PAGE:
As a follow up to our earlier posting on enforcement problems with ACA, the Obama Administration and The Department of Health and Human Services (HHS) have begun taking a closer look at subsidies and Special Enrollment Period (SEP) loopholes.
The State of ACA Subsidies
The Government Accountability Office (GAO) recently released a report chastising the administration for taking a “passive approach to identifying and preventing fraud”. The report enumerated several issues such as the inability to verify citizenship for 8.2 million applicants, not tracking information that could highlight fraud and abuse, and the inability to verify family size and income for 30.7 million applicants. HHS Secretary Burwell assured the GAO they take the issue of taxpayer subsidy “very seriously”, but had no plan or timeline for fixes for the faults found in the report.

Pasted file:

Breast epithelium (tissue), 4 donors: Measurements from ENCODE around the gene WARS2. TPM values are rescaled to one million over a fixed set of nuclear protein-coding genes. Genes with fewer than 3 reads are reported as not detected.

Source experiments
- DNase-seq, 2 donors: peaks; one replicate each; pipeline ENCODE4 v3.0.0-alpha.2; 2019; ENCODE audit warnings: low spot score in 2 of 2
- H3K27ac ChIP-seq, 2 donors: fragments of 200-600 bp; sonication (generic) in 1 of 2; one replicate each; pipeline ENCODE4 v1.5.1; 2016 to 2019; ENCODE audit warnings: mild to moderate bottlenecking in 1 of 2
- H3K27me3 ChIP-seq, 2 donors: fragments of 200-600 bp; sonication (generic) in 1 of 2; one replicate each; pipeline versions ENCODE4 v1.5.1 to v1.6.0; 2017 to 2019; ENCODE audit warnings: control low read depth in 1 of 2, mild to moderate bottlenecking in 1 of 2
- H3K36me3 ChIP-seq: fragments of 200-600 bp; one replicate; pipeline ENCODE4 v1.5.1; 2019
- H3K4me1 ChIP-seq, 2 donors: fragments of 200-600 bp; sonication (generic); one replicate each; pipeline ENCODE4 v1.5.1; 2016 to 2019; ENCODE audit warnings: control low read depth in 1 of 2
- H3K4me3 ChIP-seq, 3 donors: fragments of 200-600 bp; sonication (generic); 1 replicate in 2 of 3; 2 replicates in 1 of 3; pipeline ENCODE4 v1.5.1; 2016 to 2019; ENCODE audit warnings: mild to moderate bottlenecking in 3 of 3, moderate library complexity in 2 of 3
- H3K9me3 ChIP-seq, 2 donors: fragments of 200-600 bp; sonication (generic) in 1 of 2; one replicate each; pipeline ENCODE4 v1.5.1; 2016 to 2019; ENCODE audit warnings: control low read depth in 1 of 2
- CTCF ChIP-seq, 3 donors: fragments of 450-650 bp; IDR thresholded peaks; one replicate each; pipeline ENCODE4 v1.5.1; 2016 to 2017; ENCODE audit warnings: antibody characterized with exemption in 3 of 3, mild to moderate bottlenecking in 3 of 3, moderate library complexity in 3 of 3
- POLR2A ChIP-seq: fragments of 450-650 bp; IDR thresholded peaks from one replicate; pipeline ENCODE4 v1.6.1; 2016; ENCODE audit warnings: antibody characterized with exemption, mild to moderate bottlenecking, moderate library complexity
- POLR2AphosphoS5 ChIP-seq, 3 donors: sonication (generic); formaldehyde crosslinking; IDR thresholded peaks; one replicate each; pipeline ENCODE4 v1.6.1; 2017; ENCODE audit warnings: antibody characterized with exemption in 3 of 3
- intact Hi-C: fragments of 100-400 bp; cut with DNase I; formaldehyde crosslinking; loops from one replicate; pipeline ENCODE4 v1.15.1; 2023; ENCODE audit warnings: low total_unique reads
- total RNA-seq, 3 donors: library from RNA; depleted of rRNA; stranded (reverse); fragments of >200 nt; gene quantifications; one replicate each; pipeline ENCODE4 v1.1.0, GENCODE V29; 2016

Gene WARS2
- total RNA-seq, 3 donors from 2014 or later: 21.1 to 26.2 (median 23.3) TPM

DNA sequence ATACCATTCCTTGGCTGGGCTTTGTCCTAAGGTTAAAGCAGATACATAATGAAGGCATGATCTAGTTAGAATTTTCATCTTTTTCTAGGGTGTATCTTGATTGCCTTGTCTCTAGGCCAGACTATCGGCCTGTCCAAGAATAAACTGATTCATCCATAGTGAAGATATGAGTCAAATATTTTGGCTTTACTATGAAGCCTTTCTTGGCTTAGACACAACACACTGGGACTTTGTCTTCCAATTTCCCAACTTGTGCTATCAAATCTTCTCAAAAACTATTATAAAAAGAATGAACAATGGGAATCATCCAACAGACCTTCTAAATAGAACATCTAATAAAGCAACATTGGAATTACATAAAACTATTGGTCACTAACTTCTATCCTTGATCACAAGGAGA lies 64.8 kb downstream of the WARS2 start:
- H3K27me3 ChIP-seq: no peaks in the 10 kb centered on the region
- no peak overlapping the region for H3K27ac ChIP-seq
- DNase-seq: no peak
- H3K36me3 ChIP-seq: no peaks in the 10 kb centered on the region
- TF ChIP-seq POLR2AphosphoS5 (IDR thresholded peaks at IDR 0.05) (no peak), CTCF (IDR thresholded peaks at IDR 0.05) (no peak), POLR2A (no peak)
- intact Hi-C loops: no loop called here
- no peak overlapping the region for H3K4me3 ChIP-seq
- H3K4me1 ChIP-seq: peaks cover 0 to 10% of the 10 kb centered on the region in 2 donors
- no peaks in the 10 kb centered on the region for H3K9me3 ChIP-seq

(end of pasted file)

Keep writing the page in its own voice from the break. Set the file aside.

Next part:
Cracking Down on SEP Fraud
In a first of many steps to prevent fraud and abuse of the Special Enrollment Period (SEP), the Obama Administration will now require documents proving eligibility instead of taking the insurer’s word. Over the past two years several insurance companies have complained to the administration that people were using the SEP to sign up for coverage when they needed it, and dropping after they received care. These abuses played a part in premium increases by the carriers to offset claims, and have been an ever growing threat to stability in the marketplace.
Currently HHS is taking comments from insurers, consumer advocate groups, and others regarding the new documentation process. Their hope is to continue to foster a “meet in the middle” approach which will help insurers, as well as protect the consumer.